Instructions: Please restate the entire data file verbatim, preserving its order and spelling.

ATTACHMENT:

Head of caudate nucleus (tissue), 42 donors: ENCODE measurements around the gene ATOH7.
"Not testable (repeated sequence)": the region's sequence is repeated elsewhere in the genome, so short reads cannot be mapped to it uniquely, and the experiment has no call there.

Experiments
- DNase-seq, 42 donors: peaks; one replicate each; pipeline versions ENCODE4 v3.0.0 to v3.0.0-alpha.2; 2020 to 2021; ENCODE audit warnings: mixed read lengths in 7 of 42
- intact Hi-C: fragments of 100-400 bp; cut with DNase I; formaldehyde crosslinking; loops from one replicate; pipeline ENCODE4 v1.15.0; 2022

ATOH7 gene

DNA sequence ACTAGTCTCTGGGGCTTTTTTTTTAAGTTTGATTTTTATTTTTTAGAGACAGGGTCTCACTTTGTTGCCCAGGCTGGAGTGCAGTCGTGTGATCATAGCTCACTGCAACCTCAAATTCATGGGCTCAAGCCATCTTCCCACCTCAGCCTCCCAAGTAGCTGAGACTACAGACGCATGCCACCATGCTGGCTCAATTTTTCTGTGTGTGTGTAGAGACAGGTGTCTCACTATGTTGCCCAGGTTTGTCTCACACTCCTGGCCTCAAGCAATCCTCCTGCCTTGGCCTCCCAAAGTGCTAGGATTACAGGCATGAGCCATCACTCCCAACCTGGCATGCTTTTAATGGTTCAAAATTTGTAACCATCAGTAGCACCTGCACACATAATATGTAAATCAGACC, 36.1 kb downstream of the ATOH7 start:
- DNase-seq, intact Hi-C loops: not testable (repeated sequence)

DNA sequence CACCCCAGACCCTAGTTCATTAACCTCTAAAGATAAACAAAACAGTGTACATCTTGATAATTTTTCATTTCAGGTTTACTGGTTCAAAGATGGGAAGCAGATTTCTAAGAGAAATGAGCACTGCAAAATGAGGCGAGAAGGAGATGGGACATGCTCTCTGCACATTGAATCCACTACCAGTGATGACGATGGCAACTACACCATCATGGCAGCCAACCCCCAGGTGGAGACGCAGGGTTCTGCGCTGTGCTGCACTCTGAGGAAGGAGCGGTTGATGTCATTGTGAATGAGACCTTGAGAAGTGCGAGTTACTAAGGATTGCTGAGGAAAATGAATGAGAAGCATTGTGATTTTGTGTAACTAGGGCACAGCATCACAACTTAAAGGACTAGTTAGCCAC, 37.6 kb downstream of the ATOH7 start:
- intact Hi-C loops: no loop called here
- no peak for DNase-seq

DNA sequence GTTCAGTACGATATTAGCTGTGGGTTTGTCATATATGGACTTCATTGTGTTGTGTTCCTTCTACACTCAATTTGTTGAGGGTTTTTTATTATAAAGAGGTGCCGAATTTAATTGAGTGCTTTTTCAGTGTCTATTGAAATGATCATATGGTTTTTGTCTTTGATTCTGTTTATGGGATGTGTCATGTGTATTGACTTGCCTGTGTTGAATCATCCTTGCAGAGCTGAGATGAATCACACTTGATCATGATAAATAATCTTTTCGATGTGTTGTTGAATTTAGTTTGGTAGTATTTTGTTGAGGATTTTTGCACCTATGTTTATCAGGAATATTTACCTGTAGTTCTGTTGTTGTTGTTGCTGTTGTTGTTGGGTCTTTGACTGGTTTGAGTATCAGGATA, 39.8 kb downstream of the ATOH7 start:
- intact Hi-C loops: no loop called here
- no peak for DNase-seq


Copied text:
Head of caudate nucleus (tissue), 42 donors: ENCODE measurements around the gene ATOH7.
"Not testable (repeated sequence)": the region's sequence is repeated elsewhere in the genome, so short reads cannot be mapped to it uniquely, and the experiment has no call there.

Experiments
- DNase-seq, 42 donors: peaks; one replicate each; pipeline versions ENCODE4 v3.0.0 to v3.0.0-alpha.2; 2020 to 2021; ENCODE audit warnings: mixed read lengths in 7 of 42
- intact Hi-C: fragments of 100-400 bp; cut with DNase I; formaldehyde crosslinking; loops from one replicate; pipeline ENCODE4 v1.15.0; 2022

ATOH7 gene

DNA sequence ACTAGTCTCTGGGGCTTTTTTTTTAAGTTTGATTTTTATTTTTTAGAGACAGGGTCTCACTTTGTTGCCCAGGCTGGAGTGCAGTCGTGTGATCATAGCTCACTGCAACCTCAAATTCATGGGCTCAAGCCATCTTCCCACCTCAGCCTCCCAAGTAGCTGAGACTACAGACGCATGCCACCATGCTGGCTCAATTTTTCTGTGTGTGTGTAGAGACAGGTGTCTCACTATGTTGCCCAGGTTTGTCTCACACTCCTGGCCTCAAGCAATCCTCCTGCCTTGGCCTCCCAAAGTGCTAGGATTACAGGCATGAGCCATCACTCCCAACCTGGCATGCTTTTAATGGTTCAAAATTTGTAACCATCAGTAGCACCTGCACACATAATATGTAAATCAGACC, 36.1 kb downstream of the ATOH7 start:
- DNase-seq, intact Hi-C loops: not testable (repeated sequence)

DNA sequence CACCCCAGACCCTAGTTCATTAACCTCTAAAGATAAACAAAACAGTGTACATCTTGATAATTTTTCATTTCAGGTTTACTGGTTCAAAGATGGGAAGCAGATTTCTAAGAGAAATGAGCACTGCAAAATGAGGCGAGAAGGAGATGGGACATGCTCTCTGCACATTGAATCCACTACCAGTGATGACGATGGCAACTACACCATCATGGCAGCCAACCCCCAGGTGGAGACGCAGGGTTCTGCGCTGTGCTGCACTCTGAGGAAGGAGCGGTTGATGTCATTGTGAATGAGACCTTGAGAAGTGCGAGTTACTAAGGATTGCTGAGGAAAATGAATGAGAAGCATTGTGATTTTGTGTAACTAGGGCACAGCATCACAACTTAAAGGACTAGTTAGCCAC, 37.6 kb downstream of the ATOH7 start:
- intact Hi-C loops: no loop called here
- no peak for DNase-seq

DNA sequence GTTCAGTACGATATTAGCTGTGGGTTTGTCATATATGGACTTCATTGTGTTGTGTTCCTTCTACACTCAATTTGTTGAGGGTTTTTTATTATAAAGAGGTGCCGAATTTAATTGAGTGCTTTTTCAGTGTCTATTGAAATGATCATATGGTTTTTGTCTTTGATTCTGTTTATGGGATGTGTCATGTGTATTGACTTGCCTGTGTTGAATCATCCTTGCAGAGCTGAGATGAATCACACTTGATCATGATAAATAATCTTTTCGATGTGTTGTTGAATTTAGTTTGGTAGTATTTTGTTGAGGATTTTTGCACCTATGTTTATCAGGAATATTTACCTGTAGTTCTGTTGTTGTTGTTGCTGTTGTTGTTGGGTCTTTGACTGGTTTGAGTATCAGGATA, 39.8 kb downstream of the ATOH7 start:
- intact Hi-C loops: no loop called here
- no peak for DNase-seq